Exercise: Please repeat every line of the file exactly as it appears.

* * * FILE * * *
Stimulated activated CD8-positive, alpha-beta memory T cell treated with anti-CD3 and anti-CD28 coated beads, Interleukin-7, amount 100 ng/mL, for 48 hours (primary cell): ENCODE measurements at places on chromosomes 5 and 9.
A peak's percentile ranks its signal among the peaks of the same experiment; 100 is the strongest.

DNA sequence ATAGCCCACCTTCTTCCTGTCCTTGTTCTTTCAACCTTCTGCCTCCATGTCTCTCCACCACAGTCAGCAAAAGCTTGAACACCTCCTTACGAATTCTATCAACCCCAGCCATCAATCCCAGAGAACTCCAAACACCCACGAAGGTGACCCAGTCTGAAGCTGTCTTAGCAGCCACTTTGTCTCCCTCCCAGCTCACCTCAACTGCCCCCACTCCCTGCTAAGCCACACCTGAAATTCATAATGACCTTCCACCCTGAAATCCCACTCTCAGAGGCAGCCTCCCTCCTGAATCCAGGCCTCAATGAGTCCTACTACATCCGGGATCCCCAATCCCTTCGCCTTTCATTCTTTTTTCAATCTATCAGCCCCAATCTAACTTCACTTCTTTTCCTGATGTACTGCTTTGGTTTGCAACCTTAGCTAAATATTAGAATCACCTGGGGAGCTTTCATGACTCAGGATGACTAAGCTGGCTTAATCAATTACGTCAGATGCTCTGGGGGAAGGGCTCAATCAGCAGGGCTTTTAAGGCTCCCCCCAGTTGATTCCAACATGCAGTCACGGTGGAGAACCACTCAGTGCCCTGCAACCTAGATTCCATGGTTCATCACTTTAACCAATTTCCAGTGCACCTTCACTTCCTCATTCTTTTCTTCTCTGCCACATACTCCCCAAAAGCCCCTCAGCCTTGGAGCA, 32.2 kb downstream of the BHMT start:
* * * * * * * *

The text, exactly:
Stimulated activated CD8-positive, alpha-beta memory T cell treated with anti-CD3 and anti-CD28 coated beads, Interleukin-7, amount 100 ng/mL, for 48 hours (primary cell): ENCODE measurements at places on chromosomes 5 and 9.
A peak's percentile ranks its signal among the peaks of the same experiment; 100 is the strongest.

DNA sequence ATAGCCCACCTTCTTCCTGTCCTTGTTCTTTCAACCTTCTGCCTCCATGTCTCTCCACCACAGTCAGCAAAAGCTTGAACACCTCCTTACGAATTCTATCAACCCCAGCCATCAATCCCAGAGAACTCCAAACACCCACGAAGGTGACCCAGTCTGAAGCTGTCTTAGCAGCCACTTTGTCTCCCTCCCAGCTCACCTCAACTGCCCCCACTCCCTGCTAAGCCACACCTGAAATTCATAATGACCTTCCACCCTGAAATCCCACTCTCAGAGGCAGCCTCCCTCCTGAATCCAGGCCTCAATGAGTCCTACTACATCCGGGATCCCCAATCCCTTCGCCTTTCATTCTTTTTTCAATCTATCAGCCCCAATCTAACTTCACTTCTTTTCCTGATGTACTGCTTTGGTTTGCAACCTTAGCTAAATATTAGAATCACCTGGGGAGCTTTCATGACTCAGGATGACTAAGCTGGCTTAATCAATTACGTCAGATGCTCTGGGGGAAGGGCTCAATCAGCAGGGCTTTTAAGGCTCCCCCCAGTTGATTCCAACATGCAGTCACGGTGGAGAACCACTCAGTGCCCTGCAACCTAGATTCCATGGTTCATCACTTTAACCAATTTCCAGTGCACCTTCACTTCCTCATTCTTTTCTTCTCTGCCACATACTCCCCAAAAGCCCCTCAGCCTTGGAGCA, 32.2 kb downstream of the BHMT start: